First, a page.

Pages: 381. Publisher: Bookouture. Available now

The Darkness Within. Graeme Hampton

Although this is the 3rd book in a series, and the first I’ve read, it didn’t seem like it. In fact I only realised it was when I came to the end and the authors previous books are listed

Is this a good thing, yes, because it means the book can obviously read as a stand- alone, but as much as I enjoyed it, I didn’t want to go and find the previous books to catch up with the back story.

And that’s where this is a conundrum of a book to review because I really enjoyed the story without engaging with the main characters, DI Matt Denning and DS Molly Fisher.

The story starts with somebody being recognised after 30 years, by somebody else who was a victim. The red mist comes down and……that’s where the prologue ends and sets up the mystery for the rest of the book.

Retired DCI Frank Buckfield is found murdered having lived the last few years of his life in squalor. Some officers remember him fondly but others remember him as a bully who got results any way he could.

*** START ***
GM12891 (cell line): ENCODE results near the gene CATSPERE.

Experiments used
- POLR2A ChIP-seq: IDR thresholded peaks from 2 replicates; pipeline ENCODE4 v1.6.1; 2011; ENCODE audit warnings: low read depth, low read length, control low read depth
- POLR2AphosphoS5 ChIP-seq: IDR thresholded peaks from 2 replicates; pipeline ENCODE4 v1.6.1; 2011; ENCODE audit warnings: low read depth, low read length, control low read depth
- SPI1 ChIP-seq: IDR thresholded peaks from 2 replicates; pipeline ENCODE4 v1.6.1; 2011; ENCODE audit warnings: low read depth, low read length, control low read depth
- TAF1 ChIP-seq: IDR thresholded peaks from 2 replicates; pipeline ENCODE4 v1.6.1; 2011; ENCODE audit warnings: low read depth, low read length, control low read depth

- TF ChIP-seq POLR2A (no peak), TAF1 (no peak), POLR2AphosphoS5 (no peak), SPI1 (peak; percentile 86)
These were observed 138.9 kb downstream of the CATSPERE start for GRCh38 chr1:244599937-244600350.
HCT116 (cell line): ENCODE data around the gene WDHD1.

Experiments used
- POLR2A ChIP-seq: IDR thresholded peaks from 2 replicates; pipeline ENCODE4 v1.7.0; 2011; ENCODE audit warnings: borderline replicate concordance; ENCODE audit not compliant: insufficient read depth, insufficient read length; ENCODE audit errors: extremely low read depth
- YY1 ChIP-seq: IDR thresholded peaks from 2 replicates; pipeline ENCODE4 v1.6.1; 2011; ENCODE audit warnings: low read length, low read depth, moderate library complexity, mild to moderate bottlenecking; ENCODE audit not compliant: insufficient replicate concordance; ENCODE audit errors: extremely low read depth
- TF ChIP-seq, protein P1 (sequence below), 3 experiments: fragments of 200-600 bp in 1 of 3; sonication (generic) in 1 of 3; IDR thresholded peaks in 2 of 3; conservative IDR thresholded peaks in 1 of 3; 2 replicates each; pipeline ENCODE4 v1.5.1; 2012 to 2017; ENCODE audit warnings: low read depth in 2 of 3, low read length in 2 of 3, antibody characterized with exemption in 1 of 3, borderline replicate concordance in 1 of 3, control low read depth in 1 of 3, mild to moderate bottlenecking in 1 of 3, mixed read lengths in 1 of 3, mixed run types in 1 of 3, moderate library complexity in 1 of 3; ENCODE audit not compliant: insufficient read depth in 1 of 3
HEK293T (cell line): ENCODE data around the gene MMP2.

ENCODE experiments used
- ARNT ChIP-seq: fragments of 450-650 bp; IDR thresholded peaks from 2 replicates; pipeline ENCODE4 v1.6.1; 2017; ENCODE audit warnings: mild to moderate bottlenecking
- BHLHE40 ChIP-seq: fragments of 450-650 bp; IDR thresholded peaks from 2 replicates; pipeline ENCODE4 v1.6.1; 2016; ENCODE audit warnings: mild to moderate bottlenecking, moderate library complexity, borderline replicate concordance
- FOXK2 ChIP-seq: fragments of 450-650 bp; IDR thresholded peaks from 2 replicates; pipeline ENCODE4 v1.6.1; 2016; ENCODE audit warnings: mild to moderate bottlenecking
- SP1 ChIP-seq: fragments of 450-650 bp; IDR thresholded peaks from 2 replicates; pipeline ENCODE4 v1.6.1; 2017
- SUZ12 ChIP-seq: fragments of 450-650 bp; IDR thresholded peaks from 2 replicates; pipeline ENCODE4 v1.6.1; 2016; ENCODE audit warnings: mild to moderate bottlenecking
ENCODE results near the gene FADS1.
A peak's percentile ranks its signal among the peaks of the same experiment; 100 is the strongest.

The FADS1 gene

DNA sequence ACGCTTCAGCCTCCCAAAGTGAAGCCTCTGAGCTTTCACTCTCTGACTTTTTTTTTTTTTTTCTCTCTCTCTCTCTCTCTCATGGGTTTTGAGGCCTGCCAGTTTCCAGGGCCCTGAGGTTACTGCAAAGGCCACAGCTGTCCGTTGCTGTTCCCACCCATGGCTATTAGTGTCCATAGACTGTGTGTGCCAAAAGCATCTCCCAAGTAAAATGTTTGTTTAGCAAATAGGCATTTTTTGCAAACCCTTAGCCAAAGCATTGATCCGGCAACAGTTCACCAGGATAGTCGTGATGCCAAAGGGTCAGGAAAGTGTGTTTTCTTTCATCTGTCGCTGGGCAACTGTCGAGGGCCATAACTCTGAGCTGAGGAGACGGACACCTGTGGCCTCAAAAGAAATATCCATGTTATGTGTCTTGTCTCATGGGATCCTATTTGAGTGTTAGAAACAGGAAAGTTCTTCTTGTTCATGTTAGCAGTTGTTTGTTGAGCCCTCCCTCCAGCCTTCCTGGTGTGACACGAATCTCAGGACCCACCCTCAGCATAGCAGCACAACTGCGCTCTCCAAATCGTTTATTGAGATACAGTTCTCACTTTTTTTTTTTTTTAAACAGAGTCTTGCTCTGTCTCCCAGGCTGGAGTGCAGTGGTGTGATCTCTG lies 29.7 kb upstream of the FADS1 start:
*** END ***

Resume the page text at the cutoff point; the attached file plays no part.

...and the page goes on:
This is followed by a serious assault on an academic. The man had been reported missing by his sister over 20 years ago and had apparently never been found, so how could he have been working in a University so recently. One look at him shows he’s much younger than the man who was reported missing and must be somebody who’s assumed his identity. But why.

The connections between the two victims seems to point back to a major robbery, one that Buckfield had made his name by arresting the major players in.

Meanwhile a historic child abuse ring starts to appear on the periphery of the investigation. High profile men, including a Judge, and MP and a Senior Police Officer had been abusing young homeless or vulnerable boys.

As the investigation gathers pace some current Senior Police Officers seem to be against some of the lines of inquiry.

Denning and Fisher continue with the investigation against the advice of these officers, and sometimes in isolation from each other.

But are the modern day crimes connected with the historic ones. Is their a serial killer stalking the streets, or is this an act of revenge.

I really enjoyed this book. I enjoyed the story and the way the author led me down the occasional cul-de-sac where I was convinced I knew who was responsible, only to have my hypothesis wiped out several times.

I will read the future books when they come out, but not because I’ve engaged with the characters, which is usually what hooks me into a series, but because the story was so good.

Pages: 288. Publisher: Hera. Publishing date: 13th January 2021